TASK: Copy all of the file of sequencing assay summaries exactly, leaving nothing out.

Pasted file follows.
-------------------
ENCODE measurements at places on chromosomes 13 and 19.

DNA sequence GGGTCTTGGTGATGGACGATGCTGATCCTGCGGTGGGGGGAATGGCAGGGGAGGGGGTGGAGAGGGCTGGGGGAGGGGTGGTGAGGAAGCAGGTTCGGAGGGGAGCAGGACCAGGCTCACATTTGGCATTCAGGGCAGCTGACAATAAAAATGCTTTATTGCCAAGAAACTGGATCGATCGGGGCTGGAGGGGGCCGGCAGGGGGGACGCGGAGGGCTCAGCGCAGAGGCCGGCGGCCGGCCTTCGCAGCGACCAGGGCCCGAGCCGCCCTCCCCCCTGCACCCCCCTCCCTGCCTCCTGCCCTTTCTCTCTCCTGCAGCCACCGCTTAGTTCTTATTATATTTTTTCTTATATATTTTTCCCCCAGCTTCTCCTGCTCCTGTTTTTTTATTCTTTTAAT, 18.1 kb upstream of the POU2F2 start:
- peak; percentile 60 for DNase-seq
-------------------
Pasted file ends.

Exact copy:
ENCODE measurements at places on chromosomes 13 and 19.

DNA sequence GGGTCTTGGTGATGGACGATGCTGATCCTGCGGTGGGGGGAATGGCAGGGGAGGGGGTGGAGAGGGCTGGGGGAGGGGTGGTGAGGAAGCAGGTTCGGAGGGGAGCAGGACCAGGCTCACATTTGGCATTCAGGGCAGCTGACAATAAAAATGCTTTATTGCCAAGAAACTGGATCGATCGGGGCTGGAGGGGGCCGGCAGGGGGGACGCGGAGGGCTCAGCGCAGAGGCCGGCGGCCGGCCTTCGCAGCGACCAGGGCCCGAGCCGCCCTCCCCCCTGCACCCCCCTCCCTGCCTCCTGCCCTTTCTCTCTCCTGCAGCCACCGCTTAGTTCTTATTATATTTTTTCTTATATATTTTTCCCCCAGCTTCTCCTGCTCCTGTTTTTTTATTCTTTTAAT, 18.1 kb upstream of the POU2F2 start:
- peak; percentile 60 for DNase-seq